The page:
Forced participation occurred with the son of a couple I knew who were passionate about skiing. The father, Tim (names have been changed to protect their privacy), was an absolute skiing fanatic and he and his wife, Debbie, made skiing a central part of their lives. Tim decided early on that his son, Trevor, was going to be a skiing champion. Having started skiing as soon as he could walk, Trevor became an amazing little skier by the time he was seven years old. His parents began to enter him in races when he was eight, and Trevor immediately showed promise.

Tim coached Trevor throughout his development and provided him with every opportunity including summers at training camps in Mt. Hood and in South America. Early on, Trevor couldn’t say he ever really loved ski racing, but it was something he had grown up doing and it was important to his father. But by the time Trevor was 13, Tim wouldn’t let him try out for other sports and Trevor was devoting so much time to skiing that he began to lose touch with his friends at home. Trevor was becoming angry, but every time he tried to talk to his father about it, Tim would tell him that he would never be good at those other sports anyway and he had good friends in the ski world. Trevor’s anger at being forced to race increased and, having no effective outlet for releasing it, he began to resist his father’s efforts in his ski racing.

Trevor stopped taking care of his equipment and showed little effort in his training. He would bail out of courses at the slightest wobble. His father became angry at Trevor’s “laziness”  and “lack of commitment.” Their relationship deteriorated quickly. Finally, Trevor decided that enough was enough and told his father that he hated skiing and would never put on a pair of skis again. And he hasn’t.

Guided Participation

“The greatest power parents have is the power to guide their children,” Dr. John Gray has written. Raising children to become both successful and happy involves guiding your children along that path, not forcing them down a path of your choosing. Guided participation gives your children the support they need to overcome the many challenges of achievement. It also gives them the freedom they need to choose their own route.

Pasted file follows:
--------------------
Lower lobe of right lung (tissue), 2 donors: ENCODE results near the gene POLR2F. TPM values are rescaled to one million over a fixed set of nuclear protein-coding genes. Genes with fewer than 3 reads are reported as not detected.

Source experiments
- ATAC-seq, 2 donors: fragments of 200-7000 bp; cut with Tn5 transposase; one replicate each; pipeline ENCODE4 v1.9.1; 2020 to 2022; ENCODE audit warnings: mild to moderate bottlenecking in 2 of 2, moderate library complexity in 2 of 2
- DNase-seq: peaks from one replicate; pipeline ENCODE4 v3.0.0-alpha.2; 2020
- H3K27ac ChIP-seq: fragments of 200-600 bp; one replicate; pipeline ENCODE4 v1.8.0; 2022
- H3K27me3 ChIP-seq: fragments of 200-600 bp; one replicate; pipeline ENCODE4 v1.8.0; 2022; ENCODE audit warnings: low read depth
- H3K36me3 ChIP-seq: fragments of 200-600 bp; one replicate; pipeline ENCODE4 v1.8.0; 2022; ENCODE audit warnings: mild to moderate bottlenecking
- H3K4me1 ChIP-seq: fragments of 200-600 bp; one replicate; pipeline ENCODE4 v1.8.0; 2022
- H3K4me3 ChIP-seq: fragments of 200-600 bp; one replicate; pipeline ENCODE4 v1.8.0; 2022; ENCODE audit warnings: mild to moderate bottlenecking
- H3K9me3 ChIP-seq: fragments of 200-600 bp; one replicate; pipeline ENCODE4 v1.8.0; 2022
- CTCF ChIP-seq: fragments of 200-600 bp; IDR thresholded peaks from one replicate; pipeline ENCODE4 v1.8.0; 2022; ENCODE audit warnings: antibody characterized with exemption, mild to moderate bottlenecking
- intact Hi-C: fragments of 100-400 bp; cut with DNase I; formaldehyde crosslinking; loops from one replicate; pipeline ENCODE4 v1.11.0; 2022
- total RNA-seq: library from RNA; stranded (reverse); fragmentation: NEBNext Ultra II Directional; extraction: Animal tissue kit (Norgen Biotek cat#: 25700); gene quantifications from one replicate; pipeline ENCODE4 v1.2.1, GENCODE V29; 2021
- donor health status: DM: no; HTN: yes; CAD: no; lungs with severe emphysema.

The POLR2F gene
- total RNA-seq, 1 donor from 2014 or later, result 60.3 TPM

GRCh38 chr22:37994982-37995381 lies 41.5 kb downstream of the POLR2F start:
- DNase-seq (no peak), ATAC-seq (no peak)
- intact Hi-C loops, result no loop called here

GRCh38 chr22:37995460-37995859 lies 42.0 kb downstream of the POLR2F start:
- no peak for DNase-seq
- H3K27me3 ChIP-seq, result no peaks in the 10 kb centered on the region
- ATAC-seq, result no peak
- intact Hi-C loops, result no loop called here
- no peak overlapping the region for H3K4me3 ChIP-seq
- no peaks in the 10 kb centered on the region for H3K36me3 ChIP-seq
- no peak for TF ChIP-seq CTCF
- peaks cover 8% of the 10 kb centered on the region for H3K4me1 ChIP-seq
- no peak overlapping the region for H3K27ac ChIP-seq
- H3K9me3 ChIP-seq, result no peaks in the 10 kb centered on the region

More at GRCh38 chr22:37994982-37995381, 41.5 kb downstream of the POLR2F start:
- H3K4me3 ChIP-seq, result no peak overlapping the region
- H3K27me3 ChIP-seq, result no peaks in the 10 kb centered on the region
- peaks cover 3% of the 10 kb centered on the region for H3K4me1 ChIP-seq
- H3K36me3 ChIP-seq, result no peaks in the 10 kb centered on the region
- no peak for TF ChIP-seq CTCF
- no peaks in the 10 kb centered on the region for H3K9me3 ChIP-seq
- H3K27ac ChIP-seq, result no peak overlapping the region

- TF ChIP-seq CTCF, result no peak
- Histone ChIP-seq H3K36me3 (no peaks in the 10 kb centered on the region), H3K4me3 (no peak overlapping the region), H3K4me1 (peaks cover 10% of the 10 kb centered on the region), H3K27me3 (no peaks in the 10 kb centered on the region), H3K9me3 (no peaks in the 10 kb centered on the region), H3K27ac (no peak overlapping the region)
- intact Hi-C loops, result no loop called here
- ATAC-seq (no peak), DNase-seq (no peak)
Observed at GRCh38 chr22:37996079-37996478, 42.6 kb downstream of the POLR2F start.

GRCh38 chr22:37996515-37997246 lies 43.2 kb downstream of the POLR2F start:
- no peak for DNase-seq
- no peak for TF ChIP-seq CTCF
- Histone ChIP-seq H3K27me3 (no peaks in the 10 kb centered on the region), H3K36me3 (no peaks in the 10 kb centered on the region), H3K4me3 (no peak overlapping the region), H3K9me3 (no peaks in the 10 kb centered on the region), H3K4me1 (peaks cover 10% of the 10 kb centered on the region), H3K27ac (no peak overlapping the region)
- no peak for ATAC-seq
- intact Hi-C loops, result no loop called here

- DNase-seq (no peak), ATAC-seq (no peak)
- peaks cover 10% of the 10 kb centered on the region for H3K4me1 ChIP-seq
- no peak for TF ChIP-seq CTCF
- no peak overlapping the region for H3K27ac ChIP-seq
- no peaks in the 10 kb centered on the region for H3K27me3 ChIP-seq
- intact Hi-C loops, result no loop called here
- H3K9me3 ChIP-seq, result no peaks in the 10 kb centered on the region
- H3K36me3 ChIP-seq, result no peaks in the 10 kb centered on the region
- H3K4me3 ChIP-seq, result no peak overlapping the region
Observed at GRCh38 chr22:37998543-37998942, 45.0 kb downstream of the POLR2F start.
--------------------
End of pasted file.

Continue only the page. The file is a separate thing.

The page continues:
Guided participation provides your children with the initial impetus to achieve, but more important, it allows them to gain ownership of, motivation in, and desire for the achievement activity. You need to strike a balance between giving your children the first push toward achievement in terms of direction, opportunities, and resources, and then stepping back and enabling them to find their own personal connection with the activity. Your involvement must shift from direction and guidance to encouragement and freedom, and your involvement must decrease as time goes by. As your involvement decreases, the opportunity and space for your children to develop ownership will increase, enabling them to make the activity, in this case ski racing, their very own.

More on guided participation in two weeks.

Note: This article is a modified excerpt from Positive Pushing: How to Raise a Successful and Happy Child.

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About Dr. Jim Taylor:

Dr. Jim Taylor knows the psychology of ski racing! He competed internationally for Burke Mtn. Academy, Middlebury College, and the University of Colorado. For the past 25 years, Jim has worked with many of America’s leading junior race programs as well as World Cup competitors from many countries. He is a clinical associate professor in the Sport&Performance Psych
ology graduate program at the University of Denver. Jim is the author of Prime Ski Racing: Triumph of the Racer’s Mind and his latest parenting book is Your Children are Listening: Nine Messages They Need to Hear From You.

Click here to go to Dr. Jim’s archive.